Oh, I miss logic! Ben, have you read Francis Schaeffer's "He Is There and He Is Not Silent"? It is an amazing book that looks back at the fundamental philisophical questions men have asked for centuries (do we exist and why? is there a right and what is it? can we know things and how?) and logically works through them using the different answers people have suggested. What Schaeffer ends up with is that whatever started or created reality must have been personal (starting with something impersonal like matter or energy wouldn't explain our personality unless we agree that it isn't really personality, just a coincidence; and starting with something impersonal would make morals arbitrary, because whether you murder someone or not it's all the same atoms swirling about randomly). He even shows that, because we are individuals, but we also have unifying ideas like "humanity", the Trinity must exist!

I would highly recommend it to you. I don't always understand what he is saying the first time through, but at the end it is one of the greatest pieces of "evidence" for God I have ever come across.

If only this Post-Modern world still accepted logic...but, ah, as jenn said above, even human reason is often overruled by human obstinance. All the same, Christians should not fear logic as a tool of conveying the gospel. To paraphrase Schaeffer again, if what we believe is really true, then it will be true in the world around us.

I agree. Great post Ben.

PS I covet your job at Borders! I hope to work at the one here over winter break to get my foot in the door for after graduation.

James W said...

Oh, I miss logic! Ben, have you read Francis Schaeffer's "He Is There and He Is Not Silent"? It is an amazing book that looks back at the fundamental philisophical questions men have asked for centuries (do we exist and why? is there a right and what is it? can we know things and how?) and logically works through them using the different answers people have suggested. What Schaeffer ends up with is that whatever started or created reality must have been personal (starting with something impersonal like matter or energy wouldn't explain our personality unless we agree that it isn't really personality, just a coincidence; and starting with something impersonal would make morals arbitrary, because whether you murder someone or not it's all the same atoms swirling about randomly). He even shows that, because we are individuals, but we also have unifying ideas like "humanity", the Trinity must exist!

I would highly recommend it to you. I don't always understand what he is saying the first time through, but at the end it is one of the greatest pieces of "evidence" for God I have ever come across.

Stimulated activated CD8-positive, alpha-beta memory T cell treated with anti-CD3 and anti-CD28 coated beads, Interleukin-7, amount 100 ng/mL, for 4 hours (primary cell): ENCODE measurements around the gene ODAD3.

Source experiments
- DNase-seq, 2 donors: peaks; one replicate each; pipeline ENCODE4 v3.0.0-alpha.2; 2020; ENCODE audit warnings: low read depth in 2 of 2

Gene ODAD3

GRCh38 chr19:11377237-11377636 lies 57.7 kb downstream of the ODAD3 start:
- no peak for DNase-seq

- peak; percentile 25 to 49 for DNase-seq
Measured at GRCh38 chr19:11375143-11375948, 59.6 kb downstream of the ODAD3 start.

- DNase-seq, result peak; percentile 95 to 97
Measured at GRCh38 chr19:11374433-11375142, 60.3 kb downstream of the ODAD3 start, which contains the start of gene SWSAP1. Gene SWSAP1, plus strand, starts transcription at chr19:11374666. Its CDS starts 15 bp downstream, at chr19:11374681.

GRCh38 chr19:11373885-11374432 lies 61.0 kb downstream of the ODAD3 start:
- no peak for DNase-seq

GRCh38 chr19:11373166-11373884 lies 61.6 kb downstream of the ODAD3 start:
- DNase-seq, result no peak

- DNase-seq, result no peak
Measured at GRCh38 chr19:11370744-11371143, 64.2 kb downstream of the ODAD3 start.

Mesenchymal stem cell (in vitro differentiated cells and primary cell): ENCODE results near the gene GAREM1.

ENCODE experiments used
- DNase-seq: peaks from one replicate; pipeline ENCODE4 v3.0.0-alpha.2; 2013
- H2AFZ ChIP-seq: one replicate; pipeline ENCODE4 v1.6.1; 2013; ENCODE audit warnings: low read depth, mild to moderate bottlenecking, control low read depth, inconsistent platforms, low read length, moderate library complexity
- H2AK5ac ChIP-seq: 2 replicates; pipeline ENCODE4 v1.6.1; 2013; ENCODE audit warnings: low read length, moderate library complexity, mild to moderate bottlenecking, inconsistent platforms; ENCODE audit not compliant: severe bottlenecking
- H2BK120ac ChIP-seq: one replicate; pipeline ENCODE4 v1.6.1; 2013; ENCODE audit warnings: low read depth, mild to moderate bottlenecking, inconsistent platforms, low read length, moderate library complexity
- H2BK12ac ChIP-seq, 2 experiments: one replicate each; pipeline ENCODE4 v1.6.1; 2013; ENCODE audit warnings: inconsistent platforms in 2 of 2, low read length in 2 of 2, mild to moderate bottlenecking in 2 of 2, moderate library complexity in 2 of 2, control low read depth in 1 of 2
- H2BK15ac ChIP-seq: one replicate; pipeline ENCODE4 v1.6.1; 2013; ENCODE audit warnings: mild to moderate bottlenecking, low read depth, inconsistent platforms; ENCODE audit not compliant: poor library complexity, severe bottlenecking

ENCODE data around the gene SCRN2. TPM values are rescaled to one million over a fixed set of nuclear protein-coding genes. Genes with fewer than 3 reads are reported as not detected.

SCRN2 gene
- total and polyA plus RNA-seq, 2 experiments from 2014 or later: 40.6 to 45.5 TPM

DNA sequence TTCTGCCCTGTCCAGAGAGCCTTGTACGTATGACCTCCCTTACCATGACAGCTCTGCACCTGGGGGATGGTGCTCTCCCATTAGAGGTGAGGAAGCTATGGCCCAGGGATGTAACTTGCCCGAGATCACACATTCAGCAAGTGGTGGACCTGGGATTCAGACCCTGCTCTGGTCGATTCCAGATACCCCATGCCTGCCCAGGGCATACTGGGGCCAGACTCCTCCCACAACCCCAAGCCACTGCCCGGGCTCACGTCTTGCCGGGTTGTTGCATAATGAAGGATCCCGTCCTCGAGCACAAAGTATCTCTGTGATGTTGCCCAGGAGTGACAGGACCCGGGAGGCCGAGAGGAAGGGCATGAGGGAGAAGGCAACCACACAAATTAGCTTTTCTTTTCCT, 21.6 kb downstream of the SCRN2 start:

If only this Post-Modern world still accepted logic...but, ah, as jenn said above, even human reason is often overruled by human obstinance. All the same, Christians should not fear logic as a tool of conveying the gospel. To paraphrase Schaeffer again, if what we believe is really true, then it will be true in the world around us.

I agree. Great post Ben.

PS I covet your job at Borders! I hope to work at the one here over winter break to get my foot in the door for after graduation.

James W said...

Stupid Blogger server...I forgot how much I loath it.

Sorry about the double post

Ben said...

James - Good to hear from you (even if it was in Doublemint Gum comercial fashion)! Thanks for offering insight. I have not run across Schaeffer's book, although I really am attracted to the title. Maybe I will use my Borders employee discount to purchase it :)

Jenn - Thanks for deepening and broadening the discussion with your comments. I love the focus in your comments on God as the actor. In re-reading my post, the repetition of the subject "I" is acutely painful - not that we are passive beings but that God is the one saving. My personal thoughts on God's revelation are confusing, as there are a lot of questions concerning it from which I run simply because they are hard. My personal ignorance aside, it must be made clear that God is the primary agent, he is the hero of this story. Our thoughts do not save. He does. Thanks for bringing that out where my post failed to place the emphasis where it needed to be.

This idea of salvation is wildly fascinating and frustratingly difficult for me. I'd love to hear some of ya'll's thoughts in response to what Jenn has posted.